David James and Stuart Pearce watch from the stands during the European Under 21 Qualifier match between England U21 and Kazakhstan U21 (Photo by Matthew Lewis/Getty Images)
And if we delve deeper into this, England’s under-21 team has had 4 managers in the last 10 years. This is because another negative cycle has formed. Players are uprooted from the U-21 team into the national team; this causes the U-21 team to change rapidly, causing players to develop at different rates thus ultimately causing the national team manager to be sacked due to the poor performance of a squad with different levels of development.
Once talked about players such as Steven Caulker and Saido Berahino are victims of being called up for friendlies for the national team, never to be called-up again and then to find their place in the U-21 team taken(although their problems at international level could be attributed to club problems). This could also suggest that managerial stability at club level could also be a problem.
Promising Chelsea central-midfielder Nathaniel Chalobah has 32 caps at U-21 level for England but has only made 4 Chelsea first-team appearances since 2010 at the time of writing. Chelsea have had 6 managers between 2010 and Conte so why is it that it’s taken an Italian who’s been at the club for 4 months to incorporate him as a squad player now? Many will say this is because of Roman Abramovich’s way of ruthlessly sacking managers that strips Chelsea’s coaching set up from having any stability but had any of them been English, surely Roman would’ve been pressured by the media and Chelsea fans to give an English Chelsea manager time? If better, home-grown managers were produced year on year by the FA maybe would see less sackings throughout the Premier League and Football League. Maybe too we would see less of the Chelsea or Watford merry-go-round sackings in search of ‘that manager’ who can bring success and see more Burnley or Southampton type of appointments that put long-term stability ahead of short-term goals such as avoiding relegation or achieving a European finish.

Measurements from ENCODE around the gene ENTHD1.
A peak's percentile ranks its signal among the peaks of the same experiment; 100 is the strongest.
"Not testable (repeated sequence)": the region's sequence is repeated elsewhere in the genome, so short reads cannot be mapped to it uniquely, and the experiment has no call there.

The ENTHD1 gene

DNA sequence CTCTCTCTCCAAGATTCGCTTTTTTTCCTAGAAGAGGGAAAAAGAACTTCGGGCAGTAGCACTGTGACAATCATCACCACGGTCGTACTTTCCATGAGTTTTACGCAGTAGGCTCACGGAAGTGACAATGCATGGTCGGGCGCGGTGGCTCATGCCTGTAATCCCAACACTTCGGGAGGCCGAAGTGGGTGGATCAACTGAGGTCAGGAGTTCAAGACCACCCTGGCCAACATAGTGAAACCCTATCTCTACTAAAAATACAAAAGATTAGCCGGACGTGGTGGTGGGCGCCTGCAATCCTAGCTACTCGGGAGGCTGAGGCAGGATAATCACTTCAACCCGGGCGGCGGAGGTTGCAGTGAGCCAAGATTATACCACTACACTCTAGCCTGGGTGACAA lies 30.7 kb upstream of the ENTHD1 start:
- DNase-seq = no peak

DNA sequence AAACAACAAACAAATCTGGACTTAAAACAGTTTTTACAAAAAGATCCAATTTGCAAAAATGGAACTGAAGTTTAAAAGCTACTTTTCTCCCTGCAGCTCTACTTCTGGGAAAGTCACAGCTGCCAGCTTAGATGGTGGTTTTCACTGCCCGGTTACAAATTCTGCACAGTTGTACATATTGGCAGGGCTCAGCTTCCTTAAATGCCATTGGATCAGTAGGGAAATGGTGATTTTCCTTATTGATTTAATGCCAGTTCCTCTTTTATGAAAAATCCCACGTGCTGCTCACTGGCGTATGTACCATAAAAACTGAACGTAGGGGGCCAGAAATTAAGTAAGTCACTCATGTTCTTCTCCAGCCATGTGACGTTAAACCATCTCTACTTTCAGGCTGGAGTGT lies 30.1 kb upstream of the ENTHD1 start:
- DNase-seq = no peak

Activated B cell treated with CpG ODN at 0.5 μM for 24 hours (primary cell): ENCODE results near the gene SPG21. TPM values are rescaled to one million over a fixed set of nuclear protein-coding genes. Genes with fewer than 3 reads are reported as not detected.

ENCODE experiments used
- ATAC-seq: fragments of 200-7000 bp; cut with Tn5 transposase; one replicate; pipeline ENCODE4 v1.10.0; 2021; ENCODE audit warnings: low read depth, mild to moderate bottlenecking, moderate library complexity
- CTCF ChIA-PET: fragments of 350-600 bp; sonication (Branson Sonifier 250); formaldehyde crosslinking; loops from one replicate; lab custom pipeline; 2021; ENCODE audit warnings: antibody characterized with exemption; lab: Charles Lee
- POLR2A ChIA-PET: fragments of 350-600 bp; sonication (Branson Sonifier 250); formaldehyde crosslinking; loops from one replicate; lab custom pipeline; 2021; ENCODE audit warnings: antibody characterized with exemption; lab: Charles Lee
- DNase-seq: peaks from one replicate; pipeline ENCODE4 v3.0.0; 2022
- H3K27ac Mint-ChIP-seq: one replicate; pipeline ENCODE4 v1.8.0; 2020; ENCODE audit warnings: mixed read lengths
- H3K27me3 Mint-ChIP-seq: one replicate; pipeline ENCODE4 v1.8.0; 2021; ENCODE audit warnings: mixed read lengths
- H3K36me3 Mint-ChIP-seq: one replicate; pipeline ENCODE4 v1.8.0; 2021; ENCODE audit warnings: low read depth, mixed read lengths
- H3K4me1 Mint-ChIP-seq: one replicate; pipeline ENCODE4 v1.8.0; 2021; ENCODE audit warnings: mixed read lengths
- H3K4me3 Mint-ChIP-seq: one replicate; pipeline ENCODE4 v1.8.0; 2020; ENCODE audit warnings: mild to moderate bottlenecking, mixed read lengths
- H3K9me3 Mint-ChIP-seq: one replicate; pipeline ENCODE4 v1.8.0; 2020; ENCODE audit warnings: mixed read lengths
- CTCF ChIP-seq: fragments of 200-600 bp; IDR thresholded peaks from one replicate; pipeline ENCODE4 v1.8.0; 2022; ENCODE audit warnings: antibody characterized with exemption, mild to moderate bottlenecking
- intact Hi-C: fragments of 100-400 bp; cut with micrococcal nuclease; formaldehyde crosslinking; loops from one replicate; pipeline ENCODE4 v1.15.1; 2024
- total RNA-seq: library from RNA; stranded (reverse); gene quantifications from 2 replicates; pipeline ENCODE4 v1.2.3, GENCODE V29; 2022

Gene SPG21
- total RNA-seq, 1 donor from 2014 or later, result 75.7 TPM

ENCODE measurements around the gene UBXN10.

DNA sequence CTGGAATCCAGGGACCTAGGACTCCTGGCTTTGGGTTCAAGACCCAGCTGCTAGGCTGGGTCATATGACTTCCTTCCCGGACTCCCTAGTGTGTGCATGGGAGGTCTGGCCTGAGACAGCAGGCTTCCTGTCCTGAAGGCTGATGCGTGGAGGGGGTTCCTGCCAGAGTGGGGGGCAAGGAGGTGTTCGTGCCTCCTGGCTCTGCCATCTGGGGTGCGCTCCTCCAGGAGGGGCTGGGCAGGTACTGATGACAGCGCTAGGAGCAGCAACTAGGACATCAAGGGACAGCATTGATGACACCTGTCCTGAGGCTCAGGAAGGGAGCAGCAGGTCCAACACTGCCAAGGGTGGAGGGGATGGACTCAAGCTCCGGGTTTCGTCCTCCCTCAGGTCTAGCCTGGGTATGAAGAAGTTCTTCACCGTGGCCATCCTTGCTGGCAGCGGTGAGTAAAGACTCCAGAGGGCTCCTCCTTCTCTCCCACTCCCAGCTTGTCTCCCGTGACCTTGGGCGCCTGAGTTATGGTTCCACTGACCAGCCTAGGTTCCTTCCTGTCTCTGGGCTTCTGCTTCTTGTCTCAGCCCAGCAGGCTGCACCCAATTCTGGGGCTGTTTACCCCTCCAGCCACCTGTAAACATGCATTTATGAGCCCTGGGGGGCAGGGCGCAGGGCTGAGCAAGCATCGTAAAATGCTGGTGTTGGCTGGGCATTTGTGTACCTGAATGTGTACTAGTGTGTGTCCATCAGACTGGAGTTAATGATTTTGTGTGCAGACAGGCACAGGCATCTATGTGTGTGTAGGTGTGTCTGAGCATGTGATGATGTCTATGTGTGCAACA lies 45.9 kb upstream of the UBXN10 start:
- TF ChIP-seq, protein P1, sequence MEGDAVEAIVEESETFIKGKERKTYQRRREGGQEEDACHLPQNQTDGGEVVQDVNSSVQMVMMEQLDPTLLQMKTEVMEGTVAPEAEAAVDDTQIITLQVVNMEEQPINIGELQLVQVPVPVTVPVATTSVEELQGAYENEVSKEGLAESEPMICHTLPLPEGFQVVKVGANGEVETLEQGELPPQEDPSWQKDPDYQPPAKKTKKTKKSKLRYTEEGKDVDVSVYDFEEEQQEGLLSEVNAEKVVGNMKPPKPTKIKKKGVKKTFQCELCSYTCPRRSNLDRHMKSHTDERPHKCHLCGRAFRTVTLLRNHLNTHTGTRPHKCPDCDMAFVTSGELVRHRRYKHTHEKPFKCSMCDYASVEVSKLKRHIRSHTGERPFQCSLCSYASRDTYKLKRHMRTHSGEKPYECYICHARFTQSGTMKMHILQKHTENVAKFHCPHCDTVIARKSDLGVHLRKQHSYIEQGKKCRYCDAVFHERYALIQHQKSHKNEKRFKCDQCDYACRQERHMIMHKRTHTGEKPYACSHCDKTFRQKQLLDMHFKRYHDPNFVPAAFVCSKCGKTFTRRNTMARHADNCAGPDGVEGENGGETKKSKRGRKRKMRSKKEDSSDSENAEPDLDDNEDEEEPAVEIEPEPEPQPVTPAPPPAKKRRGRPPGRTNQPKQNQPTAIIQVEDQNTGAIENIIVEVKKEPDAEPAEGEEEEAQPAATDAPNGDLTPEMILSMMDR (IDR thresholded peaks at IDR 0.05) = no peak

In conclusion, this isn’t an issue that can be solved overnight, it will need the FA and the English Media to reduce their expectations of the national team for a few years to allow the national team and youth teams below to play a way of football we can all be proud of otherwise, this issue will become damaged beyond repair.
Ham Mpanga is 15 year old an aspiring coach and qualified referee who is obsessed with tactics and has numerous books on the likes of Bielsa, Klopp, Guardiola and Anchelotti. He also thinks that the Bundesliga has the best young midfielders in the world.